Children’s Theatre spins tale in ‘My Name is Rumpelstiltskin’


DOVER –– The Children’s Theatre Inc., will close its season with “My Name is Rumpelstiltskin,” an adaption of the Grimm fairy tale, Saturday and Sunday at the Schwartz Center for the Arts.

In the play, the title character, Rumpelstiltskin, an ill-tempered wizard, goes on a journey to become the most powerful force in the kingdom by whatever means necessary under the encouragement of Griselda, an evil 400-year-old witch.

Ace Clark, 12, of Dover, plays the lead role in his first performance with the Children’s Theatre.

“I go to school with some kids who act and some of my neighbors do it too so I decided to try it out,” he said. “It’s a fun way to express myself.”

Despite being naturally soft spoken, Ace takes over the stage as Rumpelstiltskin with a loud voice, dramatic gestures and a commanding presence to fully envelop the role of a grumpy old wizard. The Rumpelstiltskin role is topped off with a costume complete with tattered clothes and a thick gray beard.

Ace said he couldn’t be happier about the role and his look in it.

“I love it,” he said. “And I’ve always wanted a beard.”

“For being a first-time actor, it’s amazing how powerful he is on stage,” said student director Kaitlyn Clendaniel. “He’s one of those people who’s shy at first but he’s become part of the family now.”

Kaitlyn also plays the role of Charlotte and has a lot of added responsibility taking the student director role too.

“It can be a little stressful because not only do I need to know my own lines, I need to know everyone else’s lines too,” she said.

She has been able to give input on stage blocking, set design and costume design.

Her costume ideas, mixed with the adult directors’ –– Patrician Parsons-Beetschen and Martia McGinnis –– are brought to life by local artist Ramona Maziarz.

“I’m a pen and ink artist and this is the second play I’ve worked on,” Ms. Maziarz said. “It pays off to be an artist, especially working with the makeup. It’s fun to work with the directors and parents on costumes and see these kids become their characters. I’m proud to be a part of it.”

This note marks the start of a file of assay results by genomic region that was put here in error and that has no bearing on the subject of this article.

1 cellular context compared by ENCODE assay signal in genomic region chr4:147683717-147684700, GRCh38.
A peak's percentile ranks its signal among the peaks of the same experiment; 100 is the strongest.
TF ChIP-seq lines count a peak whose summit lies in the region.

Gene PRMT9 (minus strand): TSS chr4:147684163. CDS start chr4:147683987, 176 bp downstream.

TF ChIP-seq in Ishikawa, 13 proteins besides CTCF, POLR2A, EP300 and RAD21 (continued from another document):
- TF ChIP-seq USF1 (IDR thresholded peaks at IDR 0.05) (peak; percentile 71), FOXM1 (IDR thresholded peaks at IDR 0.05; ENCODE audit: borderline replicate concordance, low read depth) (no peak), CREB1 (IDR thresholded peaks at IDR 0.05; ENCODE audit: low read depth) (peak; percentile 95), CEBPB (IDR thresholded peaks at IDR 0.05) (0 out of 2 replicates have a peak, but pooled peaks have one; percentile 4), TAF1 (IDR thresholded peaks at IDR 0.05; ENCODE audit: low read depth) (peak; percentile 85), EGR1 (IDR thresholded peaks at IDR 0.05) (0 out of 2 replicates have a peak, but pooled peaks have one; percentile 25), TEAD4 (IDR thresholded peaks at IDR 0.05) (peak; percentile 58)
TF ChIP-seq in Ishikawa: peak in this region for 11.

Avery Young plays Laura, the miller’s daughter who is said to spin straw into gold. Rumpelstiltskin sees Laura as his ticket to move up in the kingdom and forces her to the palace where she is ordered to continually spin gold.

“At first she just goes along with it because her family is poor and she’d do pretty much anything to help them,” Avery said.

While the spinning is underway, the king agrees to have Laura married into royalty and to give up her first born to Rumpelstiltskin whose final step in becoming all powerful (as told to him by Griselda) is to obtain a child of royal birth.

“As the play goes on, Laura gets tougher and stands up for herself instead of getting walked all over,” Avery said. “She refuses to be part of the plan.”

Griselda already knows the outcome in Rumpelstiltskin’s quest for power will end in failure because while advising him, she sets him up to fail.

“It’s not a big part but she’s the one behind a lot of his actions,” said Kayla Mercer, 12, portraying Griselda.

“And it’s a fun role because I’ve never played an evil person before, I’m always one of the good guys.”

Rumpelstiltskin’s ultimate fate is revealed in the final scene after his entire plot has unraveled.

The show is set for 7 p.m. Saturday and 3 p.m. Sunday at the Schwartz Center, 226 S. State St., Dover.

Tickets, at $10, are available at, by calling 678-5152 or at the door.


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